Many of my colleagues have recently posted articles on Consumption Sensing, a forecasting approach that focuses on anticipating consumer demand. This approach has become even more vital during the pandemic as consumers’ needs and shopping behaviors change dramatically. But the new challenges don’t stop there.
Demand changed, but so has consumers’ expectations of what they should pay, as well as their response to promotions. Consequently, CPG companies must reevaluate “tried and true” practices. Moreover, loyalty is facing another test. In categories with shortages, consumers tried other brands, creating another opening for consumers to switch permanently. A recent study by McKinsey noted that as much as 30 to 40 percent of US consumers tried alternative brands or products during COVID-19.1 This trend of consumers switching to more affordable options is likely to exacerbate further during the post-pandemic recession. Therefore, CPG companies can no longer rely on past performance to make future pricing and promotional decisions.
What can CPG companies do? And how does consumption sensing play a role? Well, first, let’s take a step back and revisit what we mean by Consumption Sensing.
Traditional forecasting tends to rely almost entirely on internal and historical data – prior shipments, previous retail orders, syndicated POS data, etc. However, the concept behind Consumption Sensing is to bring in other external data and integrate it with historical data to anticipate what consumers will want in the future. Data sets could include employment reports, economic indicators, and social sentiment, as well as non-sales eCommerce data such as views, clicks, and ratings. By embedding these additional exogenous variables into the artificial intelligence (AI) models, a whole new picture comes to light about what consumers will want on the shelf next month or next season. The ability to analyze consumption shifts and future trends helps to pinpoint even where they will want it, i.e., which stores or channels need to carry what.
The good news is these same new, hyper-localized AI models that forecast future consumer demand can also be used to simulate hyper-localized pricing and promotional responses.
By leveraging both price elasticities and promotional drivers, and a future, consumer-centric view of demand, CPG companies can anticipate what level of base pricing will maintain or grow market share. They can also determine the best trade promotion investments for the given period based upon ROI and business growth. Consumption Sensing also extends to assortment planning, where companies can anticipate changes and their effect on sustaining loyalty or acquiring new consumers. The ability to make these decisions at a very granular level and focusing decisions that are independent by store and/or channel, helps achieve this goal. It is especially important given re-opening and, potentially, re-closing schedules, along with the impact of the recession, is going to vary greatly state-by-state, city-by-city, even neighborhood-by-neighborhood.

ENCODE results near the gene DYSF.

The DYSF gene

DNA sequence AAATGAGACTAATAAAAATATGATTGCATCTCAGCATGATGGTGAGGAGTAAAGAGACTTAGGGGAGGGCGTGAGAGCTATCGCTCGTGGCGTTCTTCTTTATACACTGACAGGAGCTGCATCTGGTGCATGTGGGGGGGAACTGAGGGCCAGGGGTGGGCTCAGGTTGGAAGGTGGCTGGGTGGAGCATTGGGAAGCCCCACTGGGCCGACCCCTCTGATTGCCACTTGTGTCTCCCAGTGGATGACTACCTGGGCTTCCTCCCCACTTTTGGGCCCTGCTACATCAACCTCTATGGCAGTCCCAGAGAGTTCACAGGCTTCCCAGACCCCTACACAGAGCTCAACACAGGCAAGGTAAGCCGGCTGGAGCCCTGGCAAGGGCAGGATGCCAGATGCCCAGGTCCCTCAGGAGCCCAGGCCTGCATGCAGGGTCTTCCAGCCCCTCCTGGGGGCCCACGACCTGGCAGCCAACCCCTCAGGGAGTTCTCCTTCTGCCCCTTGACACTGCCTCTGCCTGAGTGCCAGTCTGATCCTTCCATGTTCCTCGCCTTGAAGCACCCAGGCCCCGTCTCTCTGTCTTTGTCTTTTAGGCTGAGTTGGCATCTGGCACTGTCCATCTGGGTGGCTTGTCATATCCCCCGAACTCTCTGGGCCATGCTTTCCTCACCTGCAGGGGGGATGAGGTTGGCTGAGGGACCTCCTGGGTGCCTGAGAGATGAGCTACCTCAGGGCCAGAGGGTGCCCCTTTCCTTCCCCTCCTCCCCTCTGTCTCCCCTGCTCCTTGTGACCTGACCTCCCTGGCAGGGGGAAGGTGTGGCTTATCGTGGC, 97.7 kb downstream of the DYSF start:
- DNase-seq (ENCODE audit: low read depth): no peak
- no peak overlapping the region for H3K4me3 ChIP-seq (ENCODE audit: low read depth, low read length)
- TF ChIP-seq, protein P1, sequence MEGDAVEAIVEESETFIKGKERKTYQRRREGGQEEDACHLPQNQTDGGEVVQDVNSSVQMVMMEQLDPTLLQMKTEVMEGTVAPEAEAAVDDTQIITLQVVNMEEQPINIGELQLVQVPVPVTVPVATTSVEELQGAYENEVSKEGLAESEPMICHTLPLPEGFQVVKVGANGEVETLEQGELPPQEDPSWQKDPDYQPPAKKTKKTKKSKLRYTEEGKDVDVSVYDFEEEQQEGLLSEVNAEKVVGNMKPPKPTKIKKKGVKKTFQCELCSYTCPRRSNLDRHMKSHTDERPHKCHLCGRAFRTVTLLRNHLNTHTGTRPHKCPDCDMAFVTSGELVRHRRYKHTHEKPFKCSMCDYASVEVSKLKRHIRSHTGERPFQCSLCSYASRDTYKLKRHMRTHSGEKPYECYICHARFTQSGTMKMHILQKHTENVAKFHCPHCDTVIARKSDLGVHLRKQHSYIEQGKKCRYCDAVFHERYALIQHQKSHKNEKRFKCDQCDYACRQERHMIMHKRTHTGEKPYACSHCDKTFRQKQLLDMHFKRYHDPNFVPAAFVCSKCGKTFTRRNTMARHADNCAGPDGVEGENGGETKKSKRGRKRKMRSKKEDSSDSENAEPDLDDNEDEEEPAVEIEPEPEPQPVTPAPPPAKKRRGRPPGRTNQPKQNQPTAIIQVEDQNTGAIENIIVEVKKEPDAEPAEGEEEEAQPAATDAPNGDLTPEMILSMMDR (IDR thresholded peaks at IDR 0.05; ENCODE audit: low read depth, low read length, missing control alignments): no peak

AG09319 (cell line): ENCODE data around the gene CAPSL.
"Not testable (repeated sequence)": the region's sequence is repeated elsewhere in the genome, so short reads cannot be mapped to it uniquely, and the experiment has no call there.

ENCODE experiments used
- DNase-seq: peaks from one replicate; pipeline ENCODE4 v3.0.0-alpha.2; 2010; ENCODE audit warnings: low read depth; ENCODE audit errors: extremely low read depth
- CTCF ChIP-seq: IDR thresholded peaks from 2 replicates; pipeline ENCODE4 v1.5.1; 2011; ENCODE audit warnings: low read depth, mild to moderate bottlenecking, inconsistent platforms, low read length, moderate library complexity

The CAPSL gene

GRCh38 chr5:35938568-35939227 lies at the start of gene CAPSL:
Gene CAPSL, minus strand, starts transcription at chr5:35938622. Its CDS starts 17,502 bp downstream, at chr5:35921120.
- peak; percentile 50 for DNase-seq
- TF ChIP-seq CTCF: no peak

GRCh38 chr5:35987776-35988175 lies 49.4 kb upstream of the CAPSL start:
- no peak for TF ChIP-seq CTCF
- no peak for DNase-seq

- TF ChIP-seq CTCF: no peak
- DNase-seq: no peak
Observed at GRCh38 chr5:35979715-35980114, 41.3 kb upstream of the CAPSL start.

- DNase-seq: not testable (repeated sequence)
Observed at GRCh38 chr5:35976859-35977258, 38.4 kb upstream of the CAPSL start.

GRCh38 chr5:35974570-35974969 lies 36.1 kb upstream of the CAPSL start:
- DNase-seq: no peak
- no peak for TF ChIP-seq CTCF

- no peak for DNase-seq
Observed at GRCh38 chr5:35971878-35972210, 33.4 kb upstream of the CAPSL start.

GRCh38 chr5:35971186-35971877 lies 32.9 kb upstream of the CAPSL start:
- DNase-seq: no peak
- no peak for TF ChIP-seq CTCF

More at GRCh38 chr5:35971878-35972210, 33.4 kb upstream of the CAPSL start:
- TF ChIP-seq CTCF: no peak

Lastly, you might think that this is a temporary problem. However, MANY experts have reiterated that it will be some time before we fully transition out of this crisis, and the world is likely never to go back to the way it was. Consumer shopping behaviors will forever be changed, and some would say that consumers were already expecting CPG companies should anticipate their needs. Those CPG companies that want to grow market share already know that the only way to expand is to be the first to have the right kind of new product on the retailer shelf, in the right location, at the right time, and at the right price.
So, where do you start?
First, as also mentioned in the McKinsey study referenced earlier, CPG companies that have not already done so need to start establishing a dedicated Revenue Growth Management (RGM) team and approach. By bringing together the siloed functions of pricing, marketing, assortment, and trade, they stand a much better chance at capitalizing on existing and future market share by working together with a single view of account growth and return on investment levers.
And second, this is also a good time for the RGM team to work hand-in-hand with their Demand Planning counterparts and invest in building the right, consumption sensing AI forecasting models that can feed both functions. Using a single source of truth will increase planning effectiveness and greatly improve efficiency as it works to eliminate the inevitable back-and-forth that occurs when everyone is working from a different forecasting point of view.
1. Revenue growth management in the COVID-19 crisis, May 15, 2020 | McKinsey & Company